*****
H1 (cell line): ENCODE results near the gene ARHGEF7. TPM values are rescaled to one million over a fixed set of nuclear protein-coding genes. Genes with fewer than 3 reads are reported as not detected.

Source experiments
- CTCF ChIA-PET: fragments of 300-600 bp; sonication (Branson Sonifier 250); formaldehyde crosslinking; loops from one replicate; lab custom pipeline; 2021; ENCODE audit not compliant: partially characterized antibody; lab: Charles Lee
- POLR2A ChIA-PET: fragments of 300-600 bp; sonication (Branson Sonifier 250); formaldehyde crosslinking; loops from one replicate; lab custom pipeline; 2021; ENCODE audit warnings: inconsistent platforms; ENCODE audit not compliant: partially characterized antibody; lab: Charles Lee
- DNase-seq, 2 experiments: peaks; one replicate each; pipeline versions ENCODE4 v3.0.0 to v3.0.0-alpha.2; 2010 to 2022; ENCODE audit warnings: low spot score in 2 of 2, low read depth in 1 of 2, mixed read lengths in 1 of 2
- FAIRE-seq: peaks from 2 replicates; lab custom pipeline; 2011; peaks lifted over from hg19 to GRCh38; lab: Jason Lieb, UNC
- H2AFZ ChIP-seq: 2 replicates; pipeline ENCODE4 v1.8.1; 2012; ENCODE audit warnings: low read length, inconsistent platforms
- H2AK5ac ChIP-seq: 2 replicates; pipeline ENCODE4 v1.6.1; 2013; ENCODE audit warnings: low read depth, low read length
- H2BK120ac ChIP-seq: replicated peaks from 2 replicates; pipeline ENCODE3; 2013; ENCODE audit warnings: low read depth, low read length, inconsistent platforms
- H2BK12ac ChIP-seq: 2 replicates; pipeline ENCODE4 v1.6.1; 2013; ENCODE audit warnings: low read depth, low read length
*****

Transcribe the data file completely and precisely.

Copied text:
H1 (cell line): ENCODE results near the gene ARHGEF7. TPM values are rescaled to one million over a fixed set of nuclear protein-coding genes. Genes with fewer than 3 reads are reported as not detected.

Source experiments
- CTCF ChIA-PET: fragments of 300-600 bp; sonication (Branson Sonifier 250); formaldehyde crosslinking; loops from one replicate; lab custom pipeline; 2021; ENCODE audit not compliant: partially characterized antibody; lab: Charles Lee
- POLR2A ChIA-PET: fragments of 300-600 bp; sonication (Branson Sonifier 250); formaldehyde crosslinking; loops from one replicate; lab custom pipeline; 2021; ENCODE audit warnings: inconsistent platforms; ENCODE audit not compliant: partially characterized antibody; lab: Charles Lee
- DNase-seq, 2 experiments: peaks; one replicate each; pipeline versions ENCODE4 v3.0.0 to v3.0.0-alpha.2; 2010 to 2022; ENCODE audit warnings: low spot score in 2 of 2, low read depth in 1 of 2, mixed read lengths in 1 of 2
- FAIRE-seq: peaks from 2 replicates; lab custom pipeline; 2011; peaks lifted over from hg19 to GRCh38; lab: Jason Lieb, UNC
- H2AFZ ChIP-seq: 2 replicates; pipeline ENCODE4 v1.8.1; 2012; ENCODE audit warnings: low read length, inconsistent platforms
- H2AK5ac ChIP-seq: 2 replicates; pipeline ENCODE4 v1.6.1; 2013; ENCODE audit warnings: low read depth, low read length
- H2BK120ac ChIP-seq: replicated peaks from 2 replicates; pipeline ENCODE3; 2013; ENCODE audit warnings: low read depth, low read length, inconsistent platforms
- H2BK12ac ChIP-seq: 2 replicates; pipeline ENCODE4 v1.6.1; 2013; ENCODE audit warnings: low read depth, low read length